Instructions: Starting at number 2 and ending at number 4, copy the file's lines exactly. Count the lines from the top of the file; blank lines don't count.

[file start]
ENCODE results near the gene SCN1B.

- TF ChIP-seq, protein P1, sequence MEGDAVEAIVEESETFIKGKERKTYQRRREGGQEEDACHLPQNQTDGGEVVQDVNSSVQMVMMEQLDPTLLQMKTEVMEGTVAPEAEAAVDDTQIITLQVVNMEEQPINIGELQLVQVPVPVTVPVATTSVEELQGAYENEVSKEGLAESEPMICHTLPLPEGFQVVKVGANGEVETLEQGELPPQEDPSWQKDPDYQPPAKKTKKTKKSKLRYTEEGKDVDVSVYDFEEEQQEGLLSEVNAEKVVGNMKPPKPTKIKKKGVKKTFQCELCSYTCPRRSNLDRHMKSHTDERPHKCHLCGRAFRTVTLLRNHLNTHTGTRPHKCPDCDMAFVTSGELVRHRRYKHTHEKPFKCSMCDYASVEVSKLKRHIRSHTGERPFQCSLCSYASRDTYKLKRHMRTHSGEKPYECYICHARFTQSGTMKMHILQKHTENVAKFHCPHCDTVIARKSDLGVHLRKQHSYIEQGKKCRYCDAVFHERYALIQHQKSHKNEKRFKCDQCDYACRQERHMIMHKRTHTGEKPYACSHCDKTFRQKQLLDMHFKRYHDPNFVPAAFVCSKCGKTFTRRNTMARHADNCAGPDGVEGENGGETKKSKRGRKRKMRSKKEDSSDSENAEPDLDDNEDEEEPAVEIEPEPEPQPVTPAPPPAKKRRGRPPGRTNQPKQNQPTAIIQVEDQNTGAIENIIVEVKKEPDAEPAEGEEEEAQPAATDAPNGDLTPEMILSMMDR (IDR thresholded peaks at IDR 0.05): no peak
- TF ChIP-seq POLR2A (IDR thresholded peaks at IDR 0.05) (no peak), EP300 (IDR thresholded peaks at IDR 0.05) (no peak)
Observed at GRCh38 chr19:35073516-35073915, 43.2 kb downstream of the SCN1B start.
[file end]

- TF ChIP-seq, protein P1, sequence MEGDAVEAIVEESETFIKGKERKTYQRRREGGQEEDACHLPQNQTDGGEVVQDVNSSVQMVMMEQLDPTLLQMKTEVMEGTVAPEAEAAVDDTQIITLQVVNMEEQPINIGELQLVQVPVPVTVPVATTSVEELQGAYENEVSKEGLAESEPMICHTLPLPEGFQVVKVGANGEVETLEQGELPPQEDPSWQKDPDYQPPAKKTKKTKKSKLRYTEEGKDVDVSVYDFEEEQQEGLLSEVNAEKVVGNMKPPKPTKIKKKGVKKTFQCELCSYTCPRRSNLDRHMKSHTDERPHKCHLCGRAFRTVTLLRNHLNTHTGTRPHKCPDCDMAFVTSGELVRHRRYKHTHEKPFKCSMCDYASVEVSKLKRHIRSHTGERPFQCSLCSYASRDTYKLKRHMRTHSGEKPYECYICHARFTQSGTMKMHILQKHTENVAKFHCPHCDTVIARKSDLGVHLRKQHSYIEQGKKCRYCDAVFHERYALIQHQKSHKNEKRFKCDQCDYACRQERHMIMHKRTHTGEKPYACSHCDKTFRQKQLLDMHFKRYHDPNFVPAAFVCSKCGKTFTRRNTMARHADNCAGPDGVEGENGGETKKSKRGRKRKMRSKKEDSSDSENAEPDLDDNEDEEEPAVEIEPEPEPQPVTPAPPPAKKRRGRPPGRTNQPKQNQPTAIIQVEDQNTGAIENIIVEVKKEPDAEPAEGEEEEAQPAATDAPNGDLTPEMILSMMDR (IDR thresholded peaks at IDR 0.05): no peak
- TF ChIP-seq POLR2A (IDR thresholded peaks at IDR 0.05) (no peak), EP300 (IDR thresholded peaks at IDR 0.05) (no peak)
Observed at GRCh38 chr19:35073516-35073915, 43.2 kb downstream of the SCN1B start.